Insert Example: INSERT into Tlob values (1, ' Gene ', ' clob large Object column ', Empty_blob (), Bfilename (' MYDIR ', ' img_0210.jpg ')); Three, large object data reading and manipulation: Dbms_lob Package Dbms_lob Package: Contains procedures and functions for handling large objects/* INSERT INTO TLOB values (1, ' Gene ', ' clob large Object column ', Empty_blob (), Bfilename (' MYDIR ', ' img_0210.jpg ')); INSERT into Tlob values (2, ' Jack ', ' clob large Object column ', Empty_blob (), Bfilename (' MYDIR ', ' img_0210.jpg ')); INSERT into Tlob values (3, ' Mary ', ' Big object column Clob ', Empty_blob (), Bfilename (' MYDIR ', ' img_0210.jpg ')); */1, the process of reading large object data and function ①:dbms_lob. Read (): The process of reading the specified length of data from the LOB data into the buffer. Dbms_lob. Read (LOB data, specify length, start location, store return LOB type value variable); Example: Declare Varc clob; Vrstr VARCHAR2 (1000); ln number (4); STRT number (4); Begin Select Resume into Varc from tlob where no = 1; ln: = Dbms_lob. GetLength (VARC); STRT: = 1; Dbms_lob. Read (Varc, Ln, STRT, VRSTR); Dbms_output.put_line (' Return: ' | | VRSTR); End;
②:dbms_lob. SUBSTR (): a function that extracts substrings from LOB data. Dbms_lob. SUBSTR (LOB data, specifying extract length, extracting starting position): Example: Declare Varc clob; Vrstr VARCHAR2 (1000); ln number (4); STRT number (4); Begin Select Resume into Varc from tlob where no = 1; ln: = 4; STRT: = 1; VRSTR: = Dbms_lob. SUBSTR (Varc, Ln, STRT); Dbms_output.put_line (' Result: ' | | VRSTR); End;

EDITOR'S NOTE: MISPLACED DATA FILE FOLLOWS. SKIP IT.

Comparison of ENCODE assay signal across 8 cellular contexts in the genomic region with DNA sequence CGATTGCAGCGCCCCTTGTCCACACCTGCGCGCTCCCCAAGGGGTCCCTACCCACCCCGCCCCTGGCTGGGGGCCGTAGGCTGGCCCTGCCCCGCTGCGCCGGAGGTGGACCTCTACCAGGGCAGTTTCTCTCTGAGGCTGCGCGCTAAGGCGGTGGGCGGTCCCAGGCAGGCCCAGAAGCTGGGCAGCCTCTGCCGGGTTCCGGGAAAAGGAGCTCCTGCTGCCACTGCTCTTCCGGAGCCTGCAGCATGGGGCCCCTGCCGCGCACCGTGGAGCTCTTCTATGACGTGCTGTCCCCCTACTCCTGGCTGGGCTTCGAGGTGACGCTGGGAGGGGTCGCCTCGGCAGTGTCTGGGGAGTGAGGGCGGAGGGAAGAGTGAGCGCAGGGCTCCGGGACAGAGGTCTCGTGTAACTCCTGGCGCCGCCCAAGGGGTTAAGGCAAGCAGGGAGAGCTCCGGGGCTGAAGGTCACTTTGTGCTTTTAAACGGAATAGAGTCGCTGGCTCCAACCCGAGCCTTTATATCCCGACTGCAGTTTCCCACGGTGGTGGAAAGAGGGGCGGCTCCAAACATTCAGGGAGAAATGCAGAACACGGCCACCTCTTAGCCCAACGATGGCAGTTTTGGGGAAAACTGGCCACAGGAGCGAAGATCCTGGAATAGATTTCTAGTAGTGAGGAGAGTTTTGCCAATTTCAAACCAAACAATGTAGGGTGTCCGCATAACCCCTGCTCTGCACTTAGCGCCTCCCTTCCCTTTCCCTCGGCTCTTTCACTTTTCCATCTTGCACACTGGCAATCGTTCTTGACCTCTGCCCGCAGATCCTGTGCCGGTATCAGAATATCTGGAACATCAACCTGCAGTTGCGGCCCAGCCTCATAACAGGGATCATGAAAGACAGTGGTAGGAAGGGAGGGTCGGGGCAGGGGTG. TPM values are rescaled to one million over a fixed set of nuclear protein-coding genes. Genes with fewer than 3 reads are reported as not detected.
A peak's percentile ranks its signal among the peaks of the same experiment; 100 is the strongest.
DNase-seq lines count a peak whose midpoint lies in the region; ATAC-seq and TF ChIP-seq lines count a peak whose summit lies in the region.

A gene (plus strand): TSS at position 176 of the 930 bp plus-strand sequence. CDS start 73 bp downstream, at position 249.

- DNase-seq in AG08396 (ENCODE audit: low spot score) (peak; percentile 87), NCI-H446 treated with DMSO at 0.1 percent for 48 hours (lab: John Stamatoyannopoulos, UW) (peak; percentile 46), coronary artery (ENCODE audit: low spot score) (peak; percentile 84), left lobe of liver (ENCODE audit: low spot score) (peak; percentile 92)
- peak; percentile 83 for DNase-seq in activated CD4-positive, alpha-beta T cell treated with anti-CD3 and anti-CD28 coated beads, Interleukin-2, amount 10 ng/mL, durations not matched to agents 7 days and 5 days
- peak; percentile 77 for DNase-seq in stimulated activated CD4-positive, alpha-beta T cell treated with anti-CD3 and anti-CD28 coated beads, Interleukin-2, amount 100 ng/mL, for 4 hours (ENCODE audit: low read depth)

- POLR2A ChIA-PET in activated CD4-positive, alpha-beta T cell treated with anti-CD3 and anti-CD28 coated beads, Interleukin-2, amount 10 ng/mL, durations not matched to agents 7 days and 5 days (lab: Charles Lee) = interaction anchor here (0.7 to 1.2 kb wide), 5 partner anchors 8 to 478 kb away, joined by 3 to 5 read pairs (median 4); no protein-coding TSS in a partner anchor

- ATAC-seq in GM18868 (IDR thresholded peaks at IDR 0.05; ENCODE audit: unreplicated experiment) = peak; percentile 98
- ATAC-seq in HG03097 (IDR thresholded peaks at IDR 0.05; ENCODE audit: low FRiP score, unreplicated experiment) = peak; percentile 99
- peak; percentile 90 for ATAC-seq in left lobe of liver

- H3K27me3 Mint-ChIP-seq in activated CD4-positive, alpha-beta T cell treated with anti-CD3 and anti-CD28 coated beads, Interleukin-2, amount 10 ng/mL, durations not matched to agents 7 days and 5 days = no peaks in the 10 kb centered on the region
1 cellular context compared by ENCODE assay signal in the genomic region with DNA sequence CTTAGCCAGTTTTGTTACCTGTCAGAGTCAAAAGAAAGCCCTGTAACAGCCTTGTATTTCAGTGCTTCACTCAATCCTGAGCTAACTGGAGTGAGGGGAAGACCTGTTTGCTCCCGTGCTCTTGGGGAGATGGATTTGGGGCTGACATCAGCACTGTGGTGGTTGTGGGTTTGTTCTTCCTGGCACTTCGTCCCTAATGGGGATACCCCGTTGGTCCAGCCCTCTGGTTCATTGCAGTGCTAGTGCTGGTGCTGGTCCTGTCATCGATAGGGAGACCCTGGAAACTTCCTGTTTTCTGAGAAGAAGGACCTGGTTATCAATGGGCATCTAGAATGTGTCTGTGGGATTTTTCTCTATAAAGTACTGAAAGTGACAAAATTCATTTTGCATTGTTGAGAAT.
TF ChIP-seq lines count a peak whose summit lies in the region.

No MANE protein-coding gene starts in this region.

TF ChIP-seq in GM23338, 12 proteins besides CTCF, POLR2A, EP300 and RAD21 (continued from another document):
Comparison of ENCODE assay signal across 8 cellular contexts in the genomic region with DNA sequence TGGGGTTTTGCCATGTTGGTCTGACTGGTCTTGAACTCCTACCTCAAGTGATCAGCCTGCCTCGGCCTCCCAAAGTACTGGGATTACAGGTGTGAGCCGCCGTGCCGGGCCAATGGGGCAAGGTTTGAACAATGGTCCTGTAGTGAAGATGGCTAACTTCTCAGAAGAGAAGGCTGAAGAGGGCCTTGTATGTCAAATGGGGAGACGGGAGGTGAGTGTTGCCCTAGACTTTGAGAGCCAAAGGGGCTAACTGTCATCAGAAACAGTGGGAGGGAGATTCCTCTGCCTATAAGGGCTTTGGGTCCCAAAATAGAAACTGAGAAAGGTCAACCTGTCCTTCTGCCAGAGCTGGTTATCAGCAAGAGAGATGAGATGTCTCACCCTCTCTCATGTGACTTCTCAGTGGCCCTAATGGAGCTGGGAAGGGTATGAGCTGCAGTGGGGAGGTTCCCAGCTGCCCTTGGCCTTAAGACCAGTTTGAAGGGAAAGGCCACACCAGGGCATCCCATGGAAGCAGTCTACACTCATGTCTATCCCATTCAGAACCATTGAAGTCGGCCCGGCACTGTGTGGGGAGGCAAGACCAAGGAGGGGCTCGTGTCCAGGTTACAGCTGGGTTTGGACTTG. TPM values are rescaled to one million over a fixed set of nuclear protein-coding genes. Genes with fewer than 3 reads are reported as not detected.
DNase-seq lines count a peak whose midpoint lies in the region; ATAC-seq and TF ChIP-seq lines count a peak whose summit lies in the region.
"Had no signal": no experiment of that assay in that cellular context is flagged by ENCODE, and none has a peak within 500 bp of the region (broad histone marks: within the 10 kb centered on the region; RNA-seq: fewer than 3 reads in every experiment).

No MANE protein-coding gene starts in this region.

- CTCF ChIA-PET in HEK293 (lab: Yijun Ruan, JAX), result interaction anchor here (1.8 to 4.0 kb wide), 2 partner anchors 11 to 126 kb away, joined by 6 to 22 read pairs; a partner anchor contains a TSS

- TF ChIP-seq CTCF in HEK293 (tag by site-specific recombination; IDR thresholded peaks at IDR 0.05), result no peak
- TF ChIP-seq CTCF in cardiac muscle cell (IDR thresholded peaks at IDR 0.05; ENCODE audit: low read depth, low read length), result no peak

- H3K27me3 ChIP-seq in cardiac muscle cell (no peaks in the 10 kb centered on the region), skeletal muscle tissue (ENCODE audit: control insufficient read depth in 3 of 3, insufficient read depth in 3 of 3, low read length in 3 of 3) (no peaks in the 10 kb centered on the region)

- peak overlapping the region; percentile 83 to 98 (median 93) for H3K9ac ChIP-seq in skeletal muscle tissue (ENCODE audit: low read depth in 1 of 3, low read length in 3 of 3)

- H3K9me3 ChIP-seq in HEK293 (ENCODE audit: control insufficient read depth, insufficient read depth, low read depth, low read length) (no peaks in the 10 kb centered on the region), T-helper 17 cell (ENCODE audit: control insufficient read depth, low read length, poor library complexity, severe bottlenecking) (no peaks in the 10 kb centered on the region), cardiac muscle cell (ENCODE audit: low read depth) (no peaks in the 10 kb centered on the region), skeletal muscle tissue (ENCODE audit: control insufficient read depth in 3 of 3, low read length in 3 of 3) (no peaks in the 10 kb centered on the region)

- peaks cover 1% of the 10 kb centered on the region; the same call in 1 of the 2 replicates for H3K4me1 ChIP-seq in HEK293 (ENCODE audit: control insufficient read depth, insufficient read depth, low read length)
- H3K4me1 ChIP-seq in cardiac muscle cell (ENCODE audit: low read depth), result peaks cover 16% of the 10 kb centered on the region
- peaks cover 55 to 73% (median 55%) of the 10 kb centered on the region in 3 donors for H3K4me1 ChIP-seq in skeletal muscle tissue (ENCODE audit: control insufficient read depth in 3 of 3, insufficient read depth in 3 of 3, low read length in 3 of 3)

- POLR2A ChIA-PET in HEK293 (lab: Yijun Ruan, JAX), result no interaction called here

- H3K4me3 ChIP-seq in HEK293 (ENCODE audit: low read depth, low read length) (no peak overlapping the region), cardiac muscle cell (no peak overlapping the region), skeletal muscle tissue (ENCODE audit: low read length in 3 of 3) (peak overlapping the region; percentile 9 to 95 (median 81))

③:dbms_lob. INSTR (): a function that looks up the position of a substring from the LOB data. Dbms_lob. INSTR (LOB data, substring); Example: Declare Varc clob; Vsubstr VARCHAR2 (1000); Vrstr VARCHAR2 (1000); ln number (4); Begin Select Resume into Varc from tlob where no = 1; Vsubstr: = ' large object '; ln: = Dbms_lob. INSTR (VARC,VSUBSTR); Dbms_output.put_line (' Position: ' | | LN);
VRSTR: = Dbms_lob. SubStr (Varc, Length (vsubstr), LN); Dbms_output.put_line (' position is ' | | ln| | ' Length is ' | | Length (VSUBSTR) | | The substring of the string is: ' | | VRSTR); End;
④:dbms_lob. GetLength (): Returns a function that specifies the length of the LOB data. Dbms_lob. GetLength (LOB data);
⑤ (): Compares two large objects for equality. The return value 0 is equal,-1 is not equal. (LOB data, LOB data); Example: Declare varC1 clob; VarC2 Clob; VarC3 Clob; ln number (4); Begin Select Resume into varC1 from tlob where no = 1; Select Resume into varC2 from tlob where no = 2; Select Resume into varC3 from tlob where no = 3; ln: = (VARC1,VARC1); Dbms_output.put_line (' Comparison results are: ' | | LN); ln: = (VARC2,VARC3); Dbms_output.put_line (' Comparison results are: ' | | LN); End; 2, the operation of large object data will change the original data in the database, you need to add updata lock locks the specified data column, after the modification of the commit transaction.